Bradley Merrill Thompson, a Member of the Firm in the Health Care and Life Sciences practice, in the Washington, DC, office, was quoted in an article titled “Health Apps Boom While Regs Lag.”
Following is an excerpt:
One possibility is to create a health IT safety center to oversee the mhealth industry, except for those high-risk products that would have to get FDA approval. The center would function along the lines of the National Transportation Safety Board, which can subpoena records and testimony following accidents and near misses but has no enforcement power. …
But even some voices within the industry are beginning to call for more intensive oversight and FDA scrutiny. They worry that if a few apps go spectacularly wrong, it could wreck a multibillion-dollar industry.
“What if someone doesn’t see a doctor because flawed software missed the melanoma?” asked Bradley Merrill Thompson, general counsel of the mHealth Regulatory Coalition. “Or a home health monitor fails to notify a nurse when a patient’s health is deteriorating?” …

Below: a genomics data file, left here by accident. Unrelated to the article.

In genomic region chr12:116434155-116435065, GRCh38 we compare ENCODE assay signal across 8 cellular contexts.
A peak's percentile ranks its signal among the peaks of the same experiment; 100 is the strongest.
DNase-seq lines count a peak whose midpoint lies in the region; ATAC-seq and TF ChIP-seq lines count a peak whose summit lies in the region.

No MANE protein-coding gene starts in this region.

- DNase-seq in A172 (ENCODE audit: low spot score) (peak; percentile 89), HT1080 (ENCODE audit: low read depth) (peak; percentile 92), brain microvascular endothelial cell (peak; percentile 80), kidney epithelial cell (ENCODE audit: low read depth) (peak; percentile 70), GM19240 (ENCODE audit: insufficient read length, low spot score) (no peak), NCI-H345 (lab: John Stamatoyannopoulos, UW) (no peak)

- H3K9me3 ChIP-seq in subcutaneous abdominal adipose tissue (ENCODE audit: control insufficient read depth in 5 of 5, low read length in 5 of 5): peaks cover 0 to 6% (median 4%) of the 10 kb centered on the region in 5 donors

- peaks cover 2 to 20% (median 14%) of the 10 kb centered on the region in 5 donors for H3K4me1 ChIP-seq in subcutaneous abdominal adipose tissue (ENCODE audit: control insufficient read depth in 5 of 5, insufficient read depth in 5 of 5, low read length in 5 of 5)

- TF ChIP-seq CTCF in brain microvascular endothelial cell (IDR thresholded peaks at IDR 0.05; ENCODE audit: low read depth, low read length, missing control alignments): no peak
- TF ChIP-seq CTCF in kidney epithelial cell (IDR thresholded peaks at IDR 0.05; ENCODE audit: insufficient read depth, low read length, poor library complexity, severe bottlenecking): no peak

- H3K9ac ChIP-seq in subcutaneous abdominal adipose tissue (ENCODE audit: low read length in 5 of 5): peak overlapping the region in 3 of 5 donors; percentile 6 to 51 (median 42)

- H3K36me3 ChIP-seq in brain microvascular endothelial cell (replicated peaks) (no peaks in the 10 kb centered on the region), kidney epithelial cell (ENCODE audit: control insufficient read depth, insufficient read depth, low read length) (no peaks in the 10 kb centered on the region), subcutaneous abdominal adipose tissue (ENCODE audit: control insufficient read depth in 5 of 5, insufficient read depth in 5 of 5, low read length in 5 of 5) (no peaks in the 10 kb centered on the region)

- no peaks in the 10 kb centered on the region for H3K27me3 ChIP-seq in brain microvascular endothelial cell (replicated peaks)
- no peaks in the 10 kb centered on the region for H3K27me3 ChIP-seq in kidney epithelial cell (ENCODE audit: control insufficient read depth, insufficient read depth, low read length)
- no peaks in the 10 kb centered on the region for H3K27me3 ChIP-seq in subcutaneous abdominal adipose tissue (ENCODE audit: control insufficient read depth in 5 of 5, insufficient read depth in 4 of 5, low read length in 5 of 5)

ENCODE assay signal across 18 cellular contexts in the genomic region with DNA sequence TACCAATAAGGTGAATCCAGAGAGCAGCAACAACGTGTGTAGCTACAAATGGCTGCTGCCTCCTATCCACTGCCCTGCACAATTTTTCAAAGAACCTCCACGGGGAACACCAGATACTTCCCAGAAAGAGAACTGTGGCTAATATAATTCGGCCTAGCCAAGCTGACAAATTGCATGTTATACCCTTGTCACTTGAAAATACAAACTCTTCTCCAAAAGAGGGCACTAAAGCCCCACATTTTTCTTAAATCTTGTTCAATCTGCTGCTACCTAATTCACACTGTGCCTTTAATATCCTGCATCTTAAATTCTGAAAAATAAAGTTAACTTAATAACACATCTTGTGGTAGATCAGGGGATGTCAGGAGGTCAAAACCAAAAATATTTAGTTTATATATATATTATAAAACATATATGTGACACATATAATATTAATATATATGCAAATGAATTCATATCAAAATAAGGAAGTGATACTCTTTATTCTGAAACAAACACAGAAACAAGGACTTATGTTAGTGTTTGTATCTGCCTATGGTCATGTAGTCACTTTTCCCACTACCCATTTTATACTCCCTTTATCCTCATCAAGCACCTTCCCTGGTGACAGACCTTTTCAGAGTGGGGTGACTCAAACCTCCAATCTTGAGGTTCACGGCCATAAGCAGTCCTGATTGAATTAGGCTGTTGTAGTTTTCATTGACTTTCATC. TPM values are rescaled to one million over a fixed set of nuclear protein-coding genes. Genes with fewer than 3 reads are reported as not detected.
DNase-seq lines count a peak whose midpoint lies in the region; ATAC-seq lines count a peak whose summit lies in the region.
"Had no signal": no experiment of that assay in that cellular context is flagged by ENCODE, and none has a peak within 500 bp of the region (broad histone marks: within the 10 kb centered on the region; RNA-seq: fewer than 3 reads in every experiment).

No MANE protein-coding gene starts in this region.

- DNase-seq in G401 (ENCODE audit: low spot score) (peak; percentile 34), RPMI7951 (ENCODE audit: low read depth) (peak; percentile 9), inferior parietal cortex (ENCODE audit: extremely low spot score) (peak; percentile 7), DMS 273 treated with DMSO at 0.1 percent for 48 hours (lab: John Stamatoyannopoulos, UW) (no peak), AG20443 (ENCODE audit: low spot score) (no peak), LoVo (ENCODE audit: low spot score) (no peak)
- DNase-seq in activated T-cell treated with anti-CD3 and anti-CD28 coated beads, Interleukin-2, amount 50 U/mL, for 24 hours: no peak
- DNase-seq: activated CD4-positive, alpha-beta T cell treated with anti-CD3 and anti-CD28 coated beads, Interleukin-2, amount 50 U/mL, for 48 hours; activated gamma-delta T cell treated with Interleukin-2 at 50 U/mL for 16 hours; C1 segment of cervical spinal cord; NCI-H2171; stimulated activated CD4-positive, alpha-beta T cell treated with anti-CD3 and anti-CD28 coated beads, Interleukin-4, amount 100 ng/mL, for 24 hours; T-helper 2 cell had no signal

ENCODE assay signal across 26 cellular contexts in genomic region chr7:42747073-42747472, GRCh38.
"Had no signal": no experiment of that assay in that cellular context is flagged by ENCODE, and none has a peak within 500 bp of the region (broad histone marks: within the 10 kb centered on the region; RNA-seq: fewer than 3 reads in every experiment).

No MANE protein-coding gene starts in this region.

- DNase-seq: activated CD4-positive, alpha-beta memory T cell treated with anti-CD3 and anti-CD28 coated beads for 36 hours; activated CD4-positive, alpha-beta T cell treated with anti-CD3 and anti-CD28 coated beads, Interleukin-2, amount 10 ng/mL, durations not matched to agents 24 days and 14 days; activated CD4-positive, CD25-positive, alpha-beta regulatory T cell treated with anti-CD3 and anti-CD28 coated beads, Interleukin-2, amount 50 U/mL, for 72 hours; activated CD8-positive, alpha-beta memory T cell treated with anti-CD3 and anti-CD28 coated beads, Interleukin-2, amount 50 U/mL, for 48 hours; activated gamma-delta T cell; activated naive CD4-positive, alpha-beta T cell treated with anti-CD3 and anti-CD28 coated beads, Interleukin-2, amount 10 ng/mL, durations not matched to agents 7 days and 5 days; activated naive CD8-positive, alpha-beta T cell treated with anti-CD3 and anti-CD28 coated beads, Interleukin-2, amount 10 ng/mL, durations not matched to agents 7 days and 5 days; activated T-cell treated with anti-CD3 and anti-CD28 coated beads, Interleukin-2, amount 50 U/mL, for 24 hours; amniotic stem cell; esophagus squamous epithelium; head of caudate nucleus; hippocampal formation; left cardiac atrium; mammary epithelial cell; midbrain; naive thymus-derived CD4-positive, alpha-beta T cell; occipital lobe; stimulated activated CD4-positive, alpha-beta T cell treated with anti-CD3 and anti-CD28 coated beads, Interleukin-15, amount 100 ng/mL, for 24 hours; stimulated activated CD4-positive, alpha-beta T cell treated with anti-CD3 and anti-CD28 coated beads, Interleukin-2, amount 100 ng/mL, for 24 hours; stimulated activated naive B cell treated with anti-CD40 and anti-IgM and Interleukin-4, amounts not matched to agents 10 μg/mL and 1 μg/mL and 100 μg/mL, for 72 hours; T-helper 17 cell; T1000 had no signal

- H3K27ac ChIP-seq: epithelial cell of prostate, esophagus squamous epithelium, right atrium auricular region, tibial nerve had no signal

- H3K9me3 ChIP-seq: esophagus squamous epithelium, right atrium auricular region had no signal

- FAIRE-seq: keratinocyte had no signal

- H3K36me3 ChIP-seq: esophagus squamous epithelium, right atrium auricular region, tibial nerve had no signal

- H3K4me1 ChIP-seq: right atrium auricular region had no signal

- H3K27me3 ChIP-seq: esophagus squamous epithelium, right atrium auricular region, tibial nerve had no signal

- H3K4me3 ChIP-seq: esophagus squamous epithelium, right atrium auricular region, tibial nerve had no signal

Discussions about how the FDA should regulate health IT began in earnest in 2010, when senior officials at the FDA’s Center for Devices and Radiological Health produced a confidential report of at least 6 deaths and 44 injuries related to health IT errors in two years. Those incidents occurred before the explosion of medical apps, and arose more from problems related to the shift to electronic medical records.
The FDA up to now has not required health IT vendors to report failures, the way drugmakers and standard medical device makers must. And without that requirement, it may be hard to get a good assessment of any problems.
“When you get into the more serious apps, people rely on them for their health,” Thompson said. “If they rely on them instead of engaging some other part of the health care system, there’s a risk.”
It’s the risk, he said, of bad information.